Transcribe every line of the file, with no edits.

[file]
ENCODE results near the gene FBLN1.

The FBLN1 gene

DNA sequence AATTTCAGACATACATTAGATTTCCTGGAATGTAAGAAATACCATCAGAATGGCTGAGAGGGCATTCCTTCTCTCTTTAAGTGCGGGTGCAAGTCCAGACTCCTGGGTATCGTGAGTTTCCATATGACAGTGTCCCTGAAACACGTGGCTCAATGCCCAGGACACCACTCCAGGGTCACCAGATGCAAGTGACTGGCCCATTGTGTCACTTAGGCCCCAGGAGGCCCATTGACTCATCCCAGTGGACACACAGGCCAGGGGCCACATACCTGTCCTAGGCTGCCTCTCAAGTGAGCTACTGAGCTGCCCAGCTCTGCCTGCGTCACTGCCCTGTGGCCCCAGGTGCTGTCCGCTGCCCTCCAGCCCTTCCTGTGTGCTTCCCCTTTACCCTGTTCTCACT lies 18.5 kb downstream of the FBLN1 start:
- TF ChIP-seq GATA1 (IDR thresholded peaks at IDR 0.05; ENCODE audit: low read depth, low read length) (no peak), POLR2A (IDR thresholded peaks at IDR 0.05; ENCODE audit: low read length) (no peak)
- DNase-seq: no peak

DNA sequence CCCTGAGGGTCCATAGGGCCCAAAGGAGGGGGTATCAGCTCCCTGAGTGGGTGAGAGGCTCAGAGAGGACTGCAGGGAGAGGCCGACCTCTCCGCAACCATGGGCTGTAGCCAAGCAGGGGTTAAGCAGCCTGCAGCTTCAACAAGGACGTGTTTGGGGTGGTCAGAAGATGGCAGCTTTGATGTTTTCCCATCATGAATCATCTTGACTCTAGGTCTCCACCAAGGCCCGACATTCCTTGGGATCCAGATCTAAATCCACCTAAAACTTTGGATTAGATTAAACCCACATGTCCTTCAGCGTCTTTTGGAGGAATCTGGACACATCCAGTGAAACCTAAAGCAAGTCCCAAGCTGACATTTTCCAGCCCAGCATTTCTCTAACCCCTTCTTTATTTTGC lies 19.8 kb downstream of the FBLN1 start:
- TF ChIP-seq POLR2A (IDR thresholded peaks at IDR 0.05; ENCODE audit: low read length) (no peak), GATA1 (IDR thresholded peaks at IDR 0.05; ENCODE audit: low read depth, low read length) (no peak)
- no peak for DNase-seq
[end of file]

ENCODE results near the gene FBLN1.

The FBLN1 gene

DNA sequence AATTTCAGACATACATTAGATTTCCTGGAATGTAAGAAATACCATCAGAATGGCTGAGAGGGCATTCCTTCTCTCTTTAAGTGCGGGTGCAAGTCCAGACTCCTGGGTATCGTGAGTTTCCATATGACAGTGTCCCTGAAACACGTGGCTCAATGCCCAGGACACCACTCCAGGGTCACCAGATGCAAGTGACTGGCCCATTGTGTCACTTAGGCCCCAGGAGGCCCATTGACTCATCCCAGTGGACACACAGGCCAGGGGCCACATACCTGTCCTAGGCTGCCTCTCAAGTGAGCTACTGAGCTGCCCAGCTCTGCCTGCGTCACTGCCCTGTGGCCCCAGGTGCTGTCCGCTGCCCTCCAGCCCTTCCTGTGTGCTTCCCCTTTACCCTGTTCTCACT lies 18.5 kb downstream of the FBLN1 start:
- TF ChIP-seq GATA1 (IDR thresholded peaks at IDR 0.05; ENCODE audit: low read depth, low read length) (no peak), POLR2A (IDR thresholded peaks at IDR 0.05; ENCODE audit: low read length) (no peak)
- DNase-seq: no peak

DNA sequence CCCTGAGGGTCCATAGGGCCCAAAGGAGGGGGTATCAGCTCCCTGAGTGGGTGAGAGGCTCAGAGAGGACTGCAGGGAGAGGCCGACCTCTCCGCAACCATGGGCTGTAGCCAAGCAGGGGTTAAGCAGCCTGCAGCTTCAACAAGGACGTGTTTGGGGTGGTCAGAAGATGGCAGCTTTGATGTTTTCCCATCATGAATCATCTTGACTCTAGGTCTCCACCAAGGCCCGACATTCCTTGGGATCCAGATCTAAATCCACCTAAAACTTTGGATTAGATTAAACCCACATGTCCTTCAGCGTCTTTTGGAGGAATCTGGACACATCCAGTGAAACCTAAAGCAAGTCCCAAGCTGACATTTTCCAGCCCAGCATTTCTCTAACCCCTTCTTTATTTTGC lies 19.8 kb downstream of the FBLN1 start:
- TF ChIP-seq POLR2A (IDR thresholded peaks at IDR 0.05; ENCODE audit: low read length) (no peak), GATA1 (IDR thresholded peaks at IDR 0.05; ENCODE audit: low read depth, low read length) (no peak)
- no peak for DNase-seq